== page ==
4. 4. results presentation in Johannesburg at the start of March 2010 that the „„constraining price rules (in India) made a single-store operation unprofitable.'' Because it was unable to expand, Shoprite was not able to become successful in India. The Nigerian government has set a goal for its economy to become one of the top twenty largest economies in the world by 2020 and as such has done a considerable amount to encourage foreign direct investment. Shoprite‟s strategy in numerous countries including Nigeria has been to expand, including by investing in real estate to enable the construction of shopping malls with large Shoprite stores in them. In an interview from 2008 with Shoprite‟s General Manager in Nigeria, it was explained that Shoprite‟s experiences in Nigeria have been overwhelmingly positive: “As a foreign investor into Nigeria, the federal government and its regulatory agencies made every effort to accommodate our concerns by giving advice and support when we opened in December 2005. With the efforts of the federal government to stamp out corruption, any legitimate organisation that wants to invest and operate in Nigeria, will receive their full support and assistance…The federal government of Nigeria has a clear policy of supporting legitimate foreign investors and as such, there are agencies like the Nigerian Investment Promotion Commission (NIPC) that provide the necessary assistance and advice in setting up one's business here. Additionally there are also other regulatory agencies such as the Nigerian Customs Service (NCS), the National Agency for Food and Drug Administration and Control (NAFDAC) and the Standards Organisation of Nigeria (SON) which also have dedicated departments which lend support to organisations operating in Nigeria…Nigerians are generally very accommodating to foreign investors and are eager to see their country develop…We have fully supported locally made products and have since our inception made use of our self designed "Product of Nigeria" labels to create an instore awareness with our Nigerian customers that we totally support Nigeria and its efforts of developing this economy. As a result of this, we are delighted to see that most of our customers are in fact Nigerian.” Shoprite continues to expand in Nigeria. In August 2012, Shoprite announced it would invest about 32 billion naira (205 million USD) in real estate development in Nigeria to aid its expansion there. At the time it has four malls in Nigeria and it planned to add nine more. The contrast between Shoprite‟s experiences in India and Nigeria show that government policy decisions in the target countries can have a huge impact on the success or failure of foreign expansion efforts. Another important aspect of foreign direct investment to consider, is the impact FDI from outside into its home country, South Africa, on Shoprite‟s business. In 2011, Wal-mart made its first investment in South Africa, taking a controlling stake in Massmart Holdings Ltd. for 16.5 billion ZAR (2.3 billion USD). Shoprite swiftly announced it will open more stores to try to stay ahead of the competition. Since Wal-mart‟s entry into South Africa, Shoprite has started to use exclusivity clauses which specify that it can be the only supermarket operating in its malls. In October 2013, Shoprite launched a legal case at the Western Cape High Court challenging the legality of a Walmart-owned Massmart Game store in the CapeGate centre competing directly against its own outlet in this mall. Shoprite‟s legal challenge is based on an exclusivity agreement with the mall‟s landlord, Hyprop Investments, which allows it to operate as the sole supermarket, grocery store and liquor store in the centre, bar Pick n Pay and Woolworths. The outcome might affect the US‟s largest retailers ambitions to become a major player in the South African grocery market. Shoprite said in its court papers that there was "little doubt" it would lose sales and suffer financial loss if Game was permitted to trade as a general supermarket, grocery store, or liquor store at the CapeGate centre, and naturally Wal-mart claims the case is "an attempt to stifle legitimate competition by Game and is, by implication, prejudicial to South African consumers". We await the outcome of this case. Conclusion Shoprite‟s experiences doing business in its home market, other Africa countries, and India, demonstrate some of the risks and opportunities of doing business internationally. Differences in trade barriers, government policies and exchange rates can and will continue to affect Shoprite in positive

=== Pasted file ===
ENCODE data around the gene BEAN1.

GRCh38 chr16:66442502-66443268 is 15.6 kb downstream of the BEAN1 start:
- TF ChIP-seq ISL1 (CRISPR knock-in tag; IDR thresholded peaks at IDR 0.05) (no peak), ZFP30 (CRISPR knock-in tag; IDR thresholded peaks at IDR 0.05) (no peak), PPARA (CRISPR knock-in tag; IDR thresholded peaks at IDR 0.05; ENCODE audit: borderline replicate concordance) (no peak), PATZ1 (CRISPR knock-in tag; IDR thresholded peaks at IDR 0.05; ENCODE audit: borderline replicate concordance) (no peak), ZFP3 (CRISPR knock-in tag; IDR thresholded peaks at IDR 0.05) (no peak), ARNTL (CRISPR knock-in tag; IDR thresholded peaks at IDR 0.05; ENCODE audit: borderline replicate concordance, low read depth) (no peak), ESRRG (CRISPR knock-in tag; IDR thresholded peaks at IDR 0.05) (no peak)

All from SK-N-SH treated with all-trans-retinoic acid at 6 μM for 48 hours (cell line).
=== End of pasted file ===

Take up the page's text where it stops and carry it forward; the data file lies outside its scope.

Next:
5. 5. and negative ways. It will be interesting to follow the progress of Shoprite as many of the challenges they are dealing with are not resolved and are in the news at this moment.
  6. 6. References: Shoprite Holdings Ltd Integrated Report 2013 Shoprite Annual Financial Statements, 2012 found at: nts.pdf “A Brief Overview of intra-African trade in east and southern Africa: Kenya, Zambia and Uganda”, Rudi van Blerk, found at: Trade Barriers Hindering African Growth, by Lorys Charalambous,, Cyprus 10 February 2012, found at: “What Shoprite and Woolworths can tell us about Non-tariff Barriers”, October 2013, Nick Charalambides, found at: 2007 UPDATE SURVEY OF NON TARIFF BARRIERS TO TRADE:ZAMBIA, FINAL REPORT Prepared by: Imani Development International Ltd Prepared for: Regional Trade Facilitation Programme FOOD FRONTIERS IN ZAMBIA: RESISTANCE AND PARTNERSHIP IN SHOPRITE‟S RETAIL EMPIRE Darlene Miller, found at: